As mentioned previously, the research by Gross (2013) indicated that even a disparity as massive as the 10 to 1 ideological difference in social science faculties is not necessarily due to discrimination. In that case, an alternative hypothesis (self-selection) seemed to be more determinative than the hypothesis of bias. Disparity alone is not an indication of bias or discrimination, contrary to the assumptions of many current anti-racism programs. Indeed, the ideological imbalance in psychology probably accounts for the discipline’s embarrassing silence regarding the falsity of the group disparities model that lies behind many current anti-racism efforts (“As an anti-racist, when I see racial disparities, I see racism,” Kendi, 2018; “We have a hard time recognizing that racial discrimination is the sole cause of racial disparities in this country and in the world at large” p. 10, Kendi, 2016).
Hommel (this issue) probably sees the disparity fallacy in Roberts et al. (2020) because of words like “structural inequality” and “systemic inequality” in the latter. Hommel’s conjecture is reinforced by a media report of this research titled: “Psychological Research has a Racism Problem, Stanford Scholar says” (deWitte, 2020) and by the fact that the authors seem to endorse a quota-based solution (“This means that journals should consist of diverse editors, reviewers, authors, and participants—ideally at rates that mirror diversity at the national level or within psychology” [italics added], p. 1304). I deliberately employ the “Q-word” (quota) here. Those of us who have been in academia for a while know that the genteel euphemism “diversity” will be used to usher in an industrial-sized bureaucracy of bean counters to “establish a diversity task force” (p. 1304) to “ensure that the recommendations are monitored and enacted” (p. 1304)—thus, quotas.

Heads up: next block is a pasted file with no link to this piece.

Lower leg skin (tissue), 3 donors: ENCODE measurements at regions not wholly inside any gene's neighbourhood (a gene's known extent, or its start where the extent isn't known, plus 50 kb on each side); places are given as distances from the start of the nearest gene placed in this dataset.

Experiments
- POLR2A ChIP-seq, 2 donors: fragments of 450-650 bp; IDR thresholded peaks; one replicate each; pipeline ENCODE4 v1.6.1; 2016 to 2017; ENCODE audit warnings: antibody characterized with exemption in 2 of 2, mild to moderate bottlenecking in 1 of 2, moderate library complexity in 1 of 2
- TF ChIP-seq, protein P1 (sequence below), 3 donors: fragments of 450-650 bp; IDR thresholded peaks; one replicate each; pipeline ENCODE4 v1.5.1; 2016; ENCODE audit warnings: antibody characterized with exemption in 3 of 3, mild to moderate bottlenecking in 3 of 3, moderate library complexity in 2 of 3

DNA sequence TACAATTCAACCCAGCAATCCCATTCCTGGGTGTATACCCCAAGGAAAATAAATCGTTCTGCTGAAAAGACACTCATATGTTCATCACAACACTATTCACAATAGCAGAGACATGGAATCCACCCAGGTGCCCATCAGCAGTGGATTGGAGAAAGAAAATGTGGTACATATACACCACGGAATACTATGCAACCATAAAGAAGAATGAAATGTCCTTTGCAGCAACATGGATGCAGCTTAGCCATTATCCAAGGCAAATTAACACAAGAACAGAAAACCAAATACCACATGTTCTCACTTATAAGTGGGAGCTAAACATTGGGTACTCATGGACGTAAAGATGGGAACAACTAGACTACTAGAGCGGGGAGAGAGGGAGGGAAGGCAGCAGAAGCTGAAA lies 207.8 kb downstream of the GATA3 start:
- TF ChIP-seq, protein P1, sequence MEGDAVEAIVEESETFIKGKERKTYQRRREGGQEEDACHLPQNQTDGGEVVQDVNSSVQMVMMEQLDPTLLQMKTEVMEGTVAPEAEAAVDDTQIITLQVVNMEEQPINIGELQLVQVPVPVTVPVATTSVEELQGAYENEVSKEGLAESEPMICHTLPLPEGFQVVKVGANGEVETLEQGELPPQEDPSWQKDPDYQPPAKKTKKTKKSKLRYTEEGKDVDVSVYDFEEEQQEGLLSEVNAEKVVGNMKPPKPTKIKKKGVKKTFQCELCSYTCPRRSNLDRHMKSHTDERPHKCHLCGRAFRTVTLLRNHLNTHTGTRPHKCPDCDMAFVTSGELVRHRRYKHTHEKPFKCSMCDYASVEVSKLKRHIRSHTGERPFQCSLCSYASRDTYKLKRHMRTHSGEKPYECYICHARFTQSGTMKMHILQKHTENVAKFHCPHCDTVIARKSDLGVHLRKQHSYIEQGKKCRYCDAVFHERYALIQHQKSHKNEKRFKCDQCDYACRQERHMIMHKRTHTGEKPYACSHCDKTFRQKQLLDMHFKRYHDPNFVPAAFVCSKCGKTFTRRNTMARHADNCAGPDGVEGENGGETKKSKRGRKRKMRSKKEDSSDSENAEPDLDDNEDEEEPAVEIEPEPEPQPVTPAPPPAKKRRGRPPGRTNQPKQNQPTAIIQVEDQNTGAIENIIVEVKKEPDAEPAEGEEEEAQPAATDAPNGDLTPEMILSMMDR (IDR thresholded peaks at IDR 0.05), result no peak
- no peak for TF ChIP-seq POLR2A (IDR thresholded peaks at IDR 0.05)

Roberts et al. (2020) acknowledge that their analysis and recommendations generalize: “the core issues tackled here extend to other social groups as well, including but not limited to those based on gender, sexual orientation, religion, class, and political orientation (p. 1304).” Hommel worries about the combinatorial explosion of demographic and psychological categories this entails.